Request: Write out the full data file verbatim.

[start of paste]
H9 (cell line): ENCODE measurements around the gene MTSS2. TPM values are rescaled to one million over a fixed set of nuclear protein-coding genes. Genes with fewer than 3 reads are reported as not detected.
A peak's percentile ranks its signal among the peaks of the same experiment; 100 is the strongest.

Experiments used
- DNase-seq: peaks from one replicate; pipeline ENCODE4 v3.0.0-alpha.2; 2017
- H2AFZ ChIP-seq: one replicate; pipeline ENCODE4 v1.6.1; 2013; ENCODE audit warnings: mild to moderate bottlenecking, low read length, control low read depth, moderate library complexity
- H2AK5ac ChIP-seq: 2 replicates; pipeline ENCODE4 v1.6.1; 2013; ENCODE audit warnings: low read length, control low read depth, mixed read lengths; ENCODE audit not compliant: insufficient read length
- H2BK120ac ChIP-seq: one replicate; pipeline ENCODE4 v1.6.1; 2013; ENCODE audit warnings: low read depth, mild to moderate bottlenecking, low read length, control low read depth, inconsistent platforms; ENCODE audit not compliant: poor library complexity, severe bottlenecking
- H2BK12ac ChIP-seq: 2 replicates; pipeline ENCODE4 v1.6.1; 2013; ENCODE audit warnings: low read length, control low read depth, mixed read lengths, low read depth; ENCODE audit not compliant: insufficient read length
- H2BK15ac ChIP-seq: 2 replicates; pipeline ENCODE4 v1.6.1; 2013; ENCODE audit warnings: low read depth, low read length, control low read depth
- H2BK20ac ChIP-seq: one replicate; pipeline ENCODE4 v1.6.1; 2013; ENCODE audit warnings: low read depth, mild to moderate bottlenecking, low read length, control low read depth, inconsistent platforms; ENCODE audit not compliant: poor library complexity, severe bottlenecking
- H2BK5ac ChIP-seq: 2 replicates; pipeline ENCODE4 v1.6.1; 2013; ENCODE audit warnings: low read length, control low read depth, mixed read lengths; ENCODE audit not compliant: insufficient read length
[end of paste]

H9 (cell line): ENCODE measurements around the gene MTSS2. TPM values are rescaled to one million over a fixed set of nuclear protein-coding genes. Genes with fewer than 3 reads are reported as not detected.
A peak's percentile ranks its signal among the peaks of the same experiment; 100 is the strongest.

Experiments used
- DNase-seq: peaks from one replicate; pipeline ENCODE4 v3.0.0-alpha.2; 2017
- H2AFZ ChIP-seq: one replicate; pipeline ENCODE4 v1.6.1; 2013; ENCODE audit warnings: mild to moderate bottlenecking, low read length, control low read depth, moderate library complexity
- H2AK5ac ChIP-seq: 2 replicates; pipeline ENCODE4 v1.6.1; 2013; ENCODE audit warnings: low read length, control low read depth, mixed read lengths; ENCODE audit not compliant: insufficient read length
- H2BK120ac ChIP-seq: one replicate; pipeline ENCODE4 v1.6.1; 2013; ENCODE audit warnings: low read depth, mild to moderate bottlenecking, low read length, control low read depth, inconsistent platforms; ENCODE audit not compliant: poor library complexity, severe bottlenecking
- H2BK12ac ChIP-seq: 2 replicates; pipeline ENCODE4 v1.6.1; 2013; ENCODE audit warnings: low read length, control low read depth, mixed read lengths, low read depth; ENCODE audit not compliant: insufficient read length
- H2BK15ac ChIP-seq: 2 replicates; pipeline ENCODE4 v1.6.1; 2013; ENCODE audit warnings: low read depth, low read length, control low read depth
- H2BK20ac ChIP-seq: one replicate; pipeline ENCODE4 v1.6.1; 2013; ENCODE audit warnings: low read depth, mild to moderate bottlenecking, low read length, control low read depth, inconsistent platforms; ENCODE audit not compliant: poor library complexity, severe bottlenecking
- H2BK5ac ChIP-seq: 2 replicates; pipeline ENCODE4 v1.6.1; 2013; ENCODE audit warnings: low read length, control low read depth, mixed read lengths; ENCODE audit not compliant: insufficient read length